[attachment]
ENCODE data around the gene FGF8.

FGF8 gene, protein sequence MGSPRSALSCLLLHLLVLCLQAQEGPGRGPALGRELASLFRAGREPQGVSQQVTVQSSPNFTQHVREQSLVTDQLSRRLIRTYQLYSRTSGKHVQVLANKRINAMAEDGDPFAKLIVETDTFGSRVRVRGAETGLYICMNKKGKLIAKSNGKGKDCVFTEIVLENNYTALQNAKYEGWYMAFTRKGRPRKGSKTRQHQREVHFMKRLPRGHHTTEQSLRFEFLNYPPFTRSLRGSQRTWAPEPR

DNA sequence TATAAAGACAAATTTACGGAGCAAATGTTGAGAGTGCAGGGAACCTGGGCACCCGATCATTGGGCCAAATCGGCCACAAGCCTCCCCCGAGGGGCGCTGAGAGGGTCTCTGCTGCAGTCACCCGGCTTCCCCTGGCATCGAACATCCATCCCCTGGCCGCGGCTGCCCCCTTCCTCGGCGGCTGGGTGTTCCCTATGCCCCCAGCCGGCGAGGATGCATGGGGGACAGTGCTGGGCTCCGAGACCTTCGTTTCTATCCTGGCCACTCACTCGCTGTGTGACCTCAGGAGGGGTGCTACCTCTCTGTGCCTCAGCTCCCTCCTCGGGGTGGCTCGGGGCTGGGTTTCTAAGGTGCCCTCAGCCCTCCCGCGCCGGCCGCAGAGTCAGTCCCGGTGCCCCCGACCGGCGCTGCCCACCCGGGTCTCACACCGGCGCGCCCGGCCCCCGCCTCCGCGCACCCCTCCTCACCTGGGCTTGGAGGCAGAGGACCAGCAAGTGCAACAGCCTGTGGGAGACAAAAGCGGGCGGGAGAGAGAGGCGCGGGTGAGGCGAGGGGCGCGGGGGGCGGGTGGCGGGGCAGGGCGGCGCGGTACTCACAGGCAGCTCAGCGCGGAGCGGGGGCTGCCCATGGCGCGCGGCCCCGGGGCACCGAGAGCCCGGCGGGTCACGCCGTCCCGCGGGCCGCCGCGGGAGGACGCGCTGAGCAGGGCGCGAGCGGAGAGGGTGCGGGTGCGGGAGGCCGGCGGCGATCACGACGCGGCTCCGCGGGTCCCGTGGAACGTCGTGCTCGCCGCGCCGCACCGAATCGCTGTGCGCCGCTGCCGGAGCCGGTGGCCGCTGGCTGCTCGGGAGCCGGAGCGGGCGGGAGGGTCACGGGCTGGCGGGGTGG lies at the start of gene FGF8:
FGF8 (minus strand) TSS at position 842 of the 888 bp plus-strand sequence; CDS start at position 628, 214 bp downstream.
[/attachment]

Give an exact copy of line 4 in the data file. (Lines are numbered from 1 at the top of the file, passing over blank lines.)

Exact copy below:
FGF8 (minus strand) TSS at position 842 of the 888 bp plus-strand sequence; CDS start at position 628, 214 bp downstream.